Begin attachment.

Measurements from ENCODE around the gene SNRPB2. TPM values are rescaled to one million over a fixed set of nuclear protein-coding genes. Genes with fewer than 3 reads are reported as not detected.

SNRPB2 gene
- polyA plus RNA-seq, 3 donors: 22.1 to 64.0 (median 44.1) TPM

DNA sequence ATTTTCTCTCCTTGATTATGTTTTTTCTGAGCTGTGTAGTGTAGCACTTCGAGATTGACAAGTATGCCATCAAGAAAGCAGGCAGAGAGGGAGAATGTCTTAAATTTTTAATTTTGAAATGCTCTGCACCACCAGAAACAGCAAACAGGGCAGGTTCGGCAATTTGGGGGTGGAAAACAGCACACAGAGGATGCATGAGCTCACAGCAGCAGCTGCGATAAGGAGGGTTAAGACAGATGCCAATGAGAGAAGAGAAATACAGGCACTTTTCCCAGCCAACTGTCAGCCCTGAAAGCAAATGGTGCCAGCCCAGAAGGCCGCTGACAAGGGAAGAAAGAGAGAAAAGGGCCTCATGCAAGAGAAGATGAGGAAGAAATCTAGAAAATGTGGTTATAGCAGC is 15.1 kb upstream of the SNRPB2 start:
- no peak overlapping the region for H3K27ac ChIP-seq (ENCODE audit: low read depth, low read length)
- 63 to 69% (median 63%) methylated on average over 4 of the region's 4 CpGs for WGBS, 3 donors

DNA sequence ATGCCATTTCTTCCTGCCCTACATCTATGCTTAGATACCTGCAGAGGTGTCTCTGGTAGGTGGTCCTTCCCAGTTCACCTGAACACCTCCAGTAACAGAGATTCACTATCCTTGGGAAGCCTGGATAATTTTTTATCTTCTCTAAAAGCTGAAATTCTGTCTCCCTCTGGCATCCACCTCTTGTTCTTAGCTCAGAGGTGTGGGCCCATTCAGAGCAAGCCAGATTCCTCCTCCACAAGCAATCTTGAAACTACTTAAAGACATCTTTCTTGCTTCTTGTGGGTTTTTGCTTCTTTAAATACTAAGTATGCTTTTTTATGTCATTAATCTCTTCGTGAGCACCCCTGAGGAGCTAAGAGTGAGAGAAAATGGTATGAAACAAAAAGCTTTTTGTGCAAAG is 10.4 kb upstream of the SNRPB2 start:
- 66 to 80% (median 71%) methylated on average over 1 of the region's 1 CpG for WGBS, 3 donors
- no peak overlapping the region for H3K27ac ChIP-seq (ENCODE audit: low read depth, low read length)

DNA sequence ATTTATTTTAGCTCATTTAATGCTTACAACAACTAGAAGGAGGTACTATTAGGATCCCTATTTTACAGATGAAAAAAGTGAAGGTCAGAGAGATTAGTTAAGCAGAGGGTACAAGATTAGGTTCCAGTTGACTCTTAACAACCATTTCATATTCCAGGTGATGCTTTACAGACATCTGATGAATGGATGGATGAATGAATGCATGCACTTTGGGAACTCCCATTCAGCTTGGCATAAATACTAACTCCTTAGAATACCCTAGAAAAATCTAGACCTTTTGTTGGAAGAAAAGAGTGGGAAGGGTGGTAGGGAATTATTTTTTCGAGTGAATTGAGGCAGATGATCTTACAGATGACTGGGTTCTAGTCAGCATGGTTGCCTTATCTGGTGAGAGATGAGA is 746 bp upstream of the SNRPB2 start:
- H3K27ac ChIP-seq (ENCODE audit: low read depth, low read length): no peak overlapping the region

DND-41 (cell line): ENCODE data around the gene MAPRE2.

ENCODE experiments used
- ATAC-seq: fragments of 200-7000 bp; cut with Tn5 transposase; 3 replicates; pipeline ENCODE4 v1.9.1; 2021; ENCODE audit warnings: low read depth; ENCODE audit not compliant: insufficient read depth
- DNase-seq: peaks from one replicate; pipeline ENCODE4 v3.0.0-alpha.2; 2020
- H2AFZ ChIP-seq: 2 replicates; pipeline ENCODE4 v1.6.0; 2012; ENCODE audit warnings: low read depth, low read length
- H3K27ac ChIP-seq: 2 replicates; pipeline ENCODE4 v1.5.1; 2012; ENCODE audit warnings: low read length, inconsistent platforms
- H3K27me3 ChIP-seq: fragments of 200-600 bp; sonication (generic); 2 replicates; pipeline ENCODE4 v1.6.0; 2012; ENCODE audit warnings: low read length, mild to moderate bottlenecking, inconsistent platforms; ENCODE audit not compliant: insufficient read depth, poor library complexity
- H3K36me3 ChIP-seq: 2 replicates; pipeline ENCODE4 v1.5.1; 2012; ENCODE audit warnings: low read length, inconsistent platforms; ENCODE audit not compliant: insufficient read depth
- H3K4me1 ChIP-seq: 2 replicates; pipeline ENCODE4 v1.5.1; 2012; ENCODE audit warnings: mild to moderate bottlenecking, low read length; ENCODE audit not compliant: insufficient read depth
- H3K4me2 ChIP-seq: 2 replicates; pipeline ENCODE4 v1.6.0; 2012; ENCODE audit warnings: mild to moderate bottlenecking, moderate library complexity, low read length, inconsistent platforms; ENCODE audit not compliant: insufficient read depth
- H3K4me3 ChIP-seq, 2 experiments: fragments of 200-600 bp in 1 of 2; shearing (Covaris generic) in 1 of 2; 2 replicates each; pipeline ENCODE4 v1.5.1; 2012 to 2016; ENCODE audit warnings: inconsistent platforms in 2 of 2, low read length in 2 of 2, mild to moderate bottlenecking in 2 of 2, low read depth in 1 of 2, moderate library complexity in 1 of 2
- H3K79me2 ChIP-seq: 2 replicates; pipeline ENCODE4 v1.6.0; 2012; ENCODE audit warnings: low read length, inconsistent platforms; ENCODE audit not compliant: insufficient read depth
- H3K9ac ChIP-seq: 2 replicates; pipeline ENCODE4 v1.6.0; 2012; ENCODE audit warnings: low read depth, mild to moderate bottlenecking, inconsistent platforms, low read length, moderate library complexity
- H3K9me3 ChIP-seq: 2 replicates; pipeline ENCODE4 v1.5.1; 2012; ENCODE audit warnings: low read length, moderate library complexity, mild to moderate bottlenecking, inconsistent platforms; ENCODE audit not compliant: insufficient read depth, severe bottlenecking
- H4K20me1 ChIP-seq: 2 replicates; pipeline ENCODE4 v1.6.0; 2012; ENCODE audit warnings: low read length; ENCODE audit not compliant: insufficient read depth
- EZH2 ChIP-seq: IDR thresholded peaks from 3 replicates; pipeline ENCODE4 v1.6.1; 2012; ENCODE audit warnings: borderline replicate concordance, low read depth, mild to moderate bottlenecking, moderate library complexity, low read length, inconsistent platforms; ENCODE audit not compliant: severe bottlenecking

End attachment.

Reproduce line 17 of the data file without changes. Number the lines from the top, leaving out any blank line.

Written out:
- H3K27ac ChIP-seq: 2 replicates; pipeline ENCODE4 v1.5.1; 2012; ENCODE audit warnings: low read length, inconsistent platforms